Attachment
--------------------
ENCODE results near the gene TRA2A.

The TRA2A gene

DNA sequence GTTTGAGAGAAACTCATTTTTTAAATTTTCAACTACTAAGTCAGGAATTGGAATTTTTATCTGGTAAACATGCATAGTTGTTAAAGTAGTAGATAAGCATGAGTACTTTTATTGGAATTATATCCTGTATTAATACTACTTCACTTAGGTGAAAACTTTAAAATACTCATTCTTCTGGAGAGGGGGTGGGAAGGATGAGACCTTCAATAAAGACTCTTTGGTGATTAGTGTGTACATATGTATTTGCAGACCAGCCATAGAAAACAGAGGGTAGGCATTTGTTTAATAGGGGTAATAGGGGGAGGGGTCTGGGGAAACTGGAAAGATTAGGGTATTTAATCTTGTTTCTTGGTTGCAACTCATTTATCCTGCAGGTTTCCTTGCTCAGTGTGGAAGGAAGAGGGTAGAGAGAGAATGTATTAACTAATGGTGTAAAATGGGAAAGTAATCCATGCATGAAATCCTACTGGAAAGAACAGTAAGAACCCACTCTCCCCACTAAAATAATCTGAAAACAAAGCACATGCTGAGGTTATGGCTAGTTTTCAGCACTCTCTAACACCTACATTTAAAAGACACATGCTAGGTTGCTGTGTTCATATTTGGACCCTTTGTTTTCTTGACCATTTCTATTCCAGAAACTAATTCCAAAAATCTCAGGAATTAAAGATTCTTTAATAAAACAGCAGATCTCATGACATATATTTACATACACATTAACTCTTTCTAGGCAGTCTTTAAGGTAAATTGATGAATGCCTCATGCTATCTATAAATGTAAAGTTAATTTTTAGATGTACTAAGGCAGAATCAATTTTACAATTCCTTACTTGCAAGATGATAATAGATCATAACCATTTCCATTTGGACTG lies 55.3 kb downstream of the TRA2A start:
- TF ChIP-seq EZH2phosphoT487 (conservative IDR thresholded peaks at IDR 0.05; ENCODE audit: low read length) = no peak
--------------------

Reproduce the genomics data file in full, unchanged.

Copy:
ENCODE results near the gene TRA2A.

The TRA2A gene

DNA sequence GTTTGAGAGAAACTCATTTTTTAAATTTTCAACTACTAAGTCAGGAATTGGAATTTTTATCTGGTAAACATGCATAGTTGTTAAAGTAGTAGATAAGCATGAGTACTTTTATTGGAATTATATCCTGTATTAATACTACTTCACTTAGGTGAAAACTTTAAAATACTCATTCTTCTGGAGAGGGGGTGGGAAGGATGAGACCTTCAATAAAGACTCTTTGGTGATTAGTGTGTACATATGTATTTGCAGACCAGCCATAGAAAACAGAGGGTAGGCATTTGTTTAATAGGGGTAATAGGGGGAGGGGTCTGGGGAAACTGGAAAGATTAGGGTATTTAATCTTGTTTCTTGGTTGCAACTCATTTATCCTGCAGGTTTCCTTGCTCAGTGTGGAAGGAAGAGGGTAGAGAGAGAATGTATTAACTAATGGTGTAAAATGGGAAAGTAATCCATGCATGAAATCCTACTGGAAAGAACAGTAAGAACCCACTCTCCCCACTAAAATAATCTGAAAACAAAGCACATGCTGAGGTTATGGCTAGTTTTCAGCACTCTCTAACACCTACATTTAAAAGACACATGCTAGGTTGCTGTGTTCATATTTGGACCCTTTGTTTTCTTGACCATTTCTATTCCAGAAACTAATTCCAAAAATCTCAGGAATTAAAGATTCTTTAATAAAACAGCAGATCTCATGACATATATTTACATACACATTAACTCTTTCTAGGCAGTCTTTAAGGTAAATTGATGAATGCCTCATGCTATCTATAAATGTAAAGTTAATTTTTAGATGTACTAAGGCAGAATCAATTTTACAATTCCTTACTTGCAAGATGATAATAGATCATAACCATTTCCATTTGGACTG lies 55.3 kb downstream of the TRA2A start:
- TF ChIP-seq EZH2phosphoT487 (conservative IDR thresholded peaks at IDR 0.05; ENCODE audit: low read length) = no peak